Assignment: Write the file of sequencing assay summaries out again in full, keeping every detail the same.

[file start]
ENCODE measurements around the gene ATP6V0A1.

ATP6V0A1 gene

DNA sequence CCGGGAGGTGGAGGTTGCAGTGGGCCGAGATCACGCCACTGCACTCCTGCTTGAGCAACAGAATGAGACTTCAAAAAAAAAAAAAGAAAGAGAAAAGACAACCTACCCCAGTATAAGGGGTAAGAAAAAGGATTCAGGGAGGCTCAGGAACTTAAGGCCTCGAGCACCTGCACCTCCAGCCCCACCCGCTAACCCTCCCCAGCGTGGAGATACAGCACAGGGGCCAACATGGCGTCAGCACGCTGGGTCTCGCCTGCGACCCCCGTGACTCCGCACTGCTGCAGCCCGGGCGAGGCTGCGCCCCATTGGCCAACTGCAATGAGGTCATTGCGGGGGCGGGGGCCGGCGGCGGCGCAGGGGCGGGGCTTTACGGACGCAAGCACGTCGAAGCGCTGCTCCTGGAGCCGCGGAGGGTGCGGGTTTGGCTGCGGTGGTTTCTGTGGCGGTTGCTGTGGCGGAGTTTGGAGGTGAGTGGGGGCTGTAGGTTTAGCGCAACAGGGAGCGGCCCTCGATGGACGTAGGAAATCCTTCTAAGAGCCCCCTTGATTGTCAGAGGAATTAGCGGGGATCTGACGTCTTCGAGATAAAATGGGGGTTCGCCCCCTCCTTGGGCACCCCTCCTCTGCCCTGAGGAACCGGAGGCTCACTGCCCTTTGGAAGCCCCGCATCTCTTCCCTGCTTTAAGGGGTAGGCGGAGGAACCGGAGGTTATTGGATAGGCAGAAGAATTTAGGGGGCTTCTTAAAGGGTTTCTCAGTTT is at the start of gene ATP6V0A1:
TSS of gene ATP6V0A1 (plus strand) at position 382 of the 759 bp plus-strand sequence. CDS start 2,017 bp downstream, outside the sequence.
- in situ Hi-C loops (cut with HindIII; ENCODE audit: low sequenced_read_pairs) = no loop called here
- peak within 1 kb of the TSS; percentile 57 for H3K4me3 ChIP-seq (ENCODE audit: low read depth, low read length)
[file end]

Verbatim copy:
ENCODE measurements around the gene ATP6V0A1.

ATP6V0A1 gene

DNA sequence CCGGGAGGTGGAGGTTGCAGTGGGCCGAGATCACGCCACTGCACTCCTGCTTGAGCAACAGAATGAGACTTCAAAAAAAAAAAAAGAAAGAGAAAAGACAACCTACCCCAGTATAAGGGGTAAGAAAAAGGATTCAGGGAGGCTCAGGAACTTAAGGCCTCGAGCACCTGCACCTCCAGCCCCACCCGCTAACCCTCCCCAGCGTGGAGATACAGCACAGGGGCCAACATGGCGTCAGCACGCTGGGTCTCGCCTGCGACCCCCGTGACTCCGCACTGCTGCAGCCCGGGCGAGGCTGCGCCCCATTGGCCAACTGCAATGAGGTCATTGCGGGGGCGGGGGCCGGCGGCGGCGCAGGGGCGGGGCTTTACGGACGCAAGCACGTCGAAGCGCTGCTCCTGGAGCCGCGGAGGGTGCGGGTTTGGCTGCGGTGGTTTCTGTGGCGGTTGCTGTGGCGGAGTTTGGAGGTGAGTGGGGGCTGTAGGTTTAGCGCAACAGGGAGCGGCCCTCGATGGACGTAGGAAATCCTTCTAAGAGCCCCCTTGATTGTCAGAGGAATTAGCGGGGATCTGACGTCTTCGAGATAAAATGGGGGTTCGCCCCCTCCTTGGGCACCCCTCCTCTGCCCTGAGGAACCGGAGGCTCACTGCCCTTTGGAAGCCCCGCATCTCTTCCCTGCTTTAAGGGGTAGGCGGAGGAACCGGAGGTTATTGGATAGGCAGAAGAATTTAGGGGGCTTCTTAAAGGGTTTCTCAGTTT is at the start of gene ATP6V0A1:
TSS of gene ATP6V0A1 (plus strand) at position 382 of the 759 bp plus-strand sequence. CDS start 2,017 bp downstream, outside the sequence.
- in situ Hi-C loops (cut with HindIII; ENCODE audit: low sequenced_read_pairs) = no loop called here
- peak within 1 kb of the TSS; percentile 57 for H3K4me3 ChIP-seq (ENCODE audit: low read depth, low read length)